How did the human head and neck evolve?
First work using Anatomical Networks to study the evolution of the bones and muscles of the head and neck in humans/primates and their closest living relatives, paying special attention to the evolution of structures associated with facial and vocal communication
Network theory is increasingly being used to study morphological modularity and integration. Anatomical network analysis (AnNA) is a framework for quantitatively characterizing the topological organization of anatomical structures and providing an operational way to compare structural integration and modularity. In this paper we applied AnNA for the first time to study the macroevolution of the musculoskeletal system of the head and neck in primates and their closest living relatives, paying special attention to the evolution of structures associated with facial and vocal communication. We show that well-defined left and right facial modules are plesiomorphic for primates, while anthropoids consistently have asymmetrical facial modules that include structures of both sides, a change likely related to the ability to display more complex, asymmetrical facial expressions. However, no clear trends in network organization were found regarding the evolution of structures related to speech. Remarkably, the increase in the number of head and neck muscles – and thus of musculoskeletal structures – in human evolution led to a decrease in network density and complexity in humans.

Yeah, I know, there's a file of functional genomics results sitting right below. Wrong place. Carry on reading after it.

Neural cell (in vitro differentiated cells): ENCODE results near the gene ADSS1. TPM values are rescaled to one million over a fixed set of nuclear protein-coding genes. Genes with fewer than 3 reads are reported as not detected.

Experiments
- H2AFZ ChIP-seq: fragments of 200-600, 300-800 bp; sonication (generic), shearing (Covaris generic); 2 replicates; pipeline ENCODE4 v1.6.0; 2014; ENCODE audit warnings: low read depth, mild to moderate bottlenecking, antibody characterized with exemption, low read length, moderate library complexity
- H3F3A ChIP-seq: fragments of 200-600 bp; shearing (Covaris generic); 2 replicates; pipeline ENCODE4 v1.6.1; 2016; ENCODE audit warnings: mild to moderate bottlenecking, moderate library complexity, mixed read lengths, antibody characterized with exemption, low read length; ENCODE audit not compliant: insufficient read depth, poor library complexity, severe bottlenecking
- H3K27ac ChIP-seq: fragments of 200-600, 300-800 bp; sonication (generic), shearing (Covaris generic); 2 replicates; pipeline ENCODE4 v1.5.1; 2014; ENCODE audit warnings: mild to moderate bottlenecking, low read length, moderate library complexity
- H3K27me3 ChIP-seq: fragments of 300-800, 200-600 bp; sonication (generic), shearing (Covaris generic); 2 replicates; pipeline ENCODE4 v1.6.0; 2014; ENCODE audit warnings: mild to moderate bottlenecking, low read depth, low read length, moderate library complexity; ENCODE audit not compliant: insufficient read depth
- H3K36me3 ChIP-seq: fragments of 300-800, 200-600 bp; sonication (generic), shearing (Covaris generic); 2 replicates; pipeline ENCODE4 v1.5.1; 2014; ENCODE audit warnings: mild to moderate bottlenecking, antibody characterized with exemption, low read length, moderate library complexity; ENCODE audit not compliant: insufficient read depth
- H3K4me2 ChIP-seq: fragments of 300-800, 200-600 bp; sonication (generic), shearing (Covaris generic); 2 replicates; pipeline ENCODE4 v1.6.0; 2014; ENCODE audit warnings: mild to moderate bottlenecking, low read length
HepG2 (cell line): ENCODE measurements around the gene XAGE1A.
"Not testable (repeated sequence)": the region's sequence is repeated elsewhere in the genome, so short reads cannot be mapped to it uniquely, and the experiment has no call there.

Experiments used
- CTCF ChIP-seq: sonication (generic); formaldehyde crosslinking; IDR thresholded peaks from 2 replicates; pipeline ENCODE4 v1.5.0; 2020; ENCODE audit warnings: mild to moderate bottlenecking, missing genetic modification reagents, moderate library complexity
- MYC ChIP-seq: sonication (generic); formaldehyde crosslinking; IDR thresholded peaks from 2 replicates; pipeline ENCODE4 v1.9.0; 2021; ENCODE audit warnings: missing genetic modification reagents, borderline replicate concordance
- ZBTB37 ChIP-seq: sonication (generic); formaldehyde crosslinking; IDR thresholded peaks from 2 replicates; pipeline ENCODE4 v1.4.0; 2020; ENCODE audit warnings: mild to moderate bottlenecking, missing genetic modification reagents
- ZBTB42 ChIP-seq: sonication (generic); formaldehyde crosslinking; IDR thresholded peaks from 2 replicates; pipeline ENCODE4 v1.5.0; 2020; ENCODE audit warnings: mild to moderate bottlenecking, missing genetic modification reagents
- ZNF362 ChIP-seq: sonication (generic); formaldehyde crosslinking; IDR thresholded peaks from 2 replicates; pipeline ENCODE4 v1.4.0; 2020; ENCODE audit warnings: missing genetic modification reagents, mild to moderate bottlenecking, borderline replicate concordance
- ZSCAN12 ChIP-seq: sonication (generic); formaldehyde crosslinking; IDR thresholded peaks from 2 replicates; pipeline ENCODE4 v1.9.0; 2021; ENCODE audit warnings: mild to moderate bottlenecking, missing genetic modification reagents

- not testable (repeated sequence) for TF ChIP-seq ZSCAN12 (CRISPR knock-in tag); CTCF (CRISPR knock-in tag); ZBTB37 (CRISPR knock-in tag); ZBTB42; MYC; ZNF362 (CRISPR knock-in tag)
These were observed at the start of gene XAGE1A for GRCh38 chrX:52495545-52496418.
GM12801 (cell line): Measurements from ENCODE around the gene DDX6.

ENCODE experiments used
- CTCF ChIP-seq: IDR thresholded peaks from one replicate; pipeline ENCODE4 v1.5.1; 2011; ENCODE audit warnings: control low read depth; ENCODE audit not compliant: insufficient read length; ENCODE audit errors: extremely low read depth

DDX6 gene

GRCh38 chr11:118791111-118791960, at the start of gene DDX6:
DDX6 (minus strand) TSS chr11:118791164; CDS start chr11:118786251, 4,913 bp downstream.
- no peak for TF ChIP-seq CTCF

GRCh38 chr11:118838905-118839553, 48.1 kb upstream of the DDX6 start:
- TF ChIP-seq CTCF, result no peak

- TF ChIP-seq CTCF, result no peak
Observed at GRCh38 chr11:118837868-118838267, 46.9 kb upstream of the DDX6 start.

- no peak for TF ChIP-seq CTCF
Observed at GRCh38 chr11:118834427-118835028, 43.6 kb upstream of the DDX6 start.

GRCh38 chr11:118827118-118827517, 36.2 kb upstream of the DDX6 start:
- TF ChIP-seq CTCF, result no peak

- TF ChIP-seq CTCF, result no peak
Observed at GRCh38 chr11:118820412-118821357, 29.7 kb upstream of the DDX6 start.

The paper is freely available here: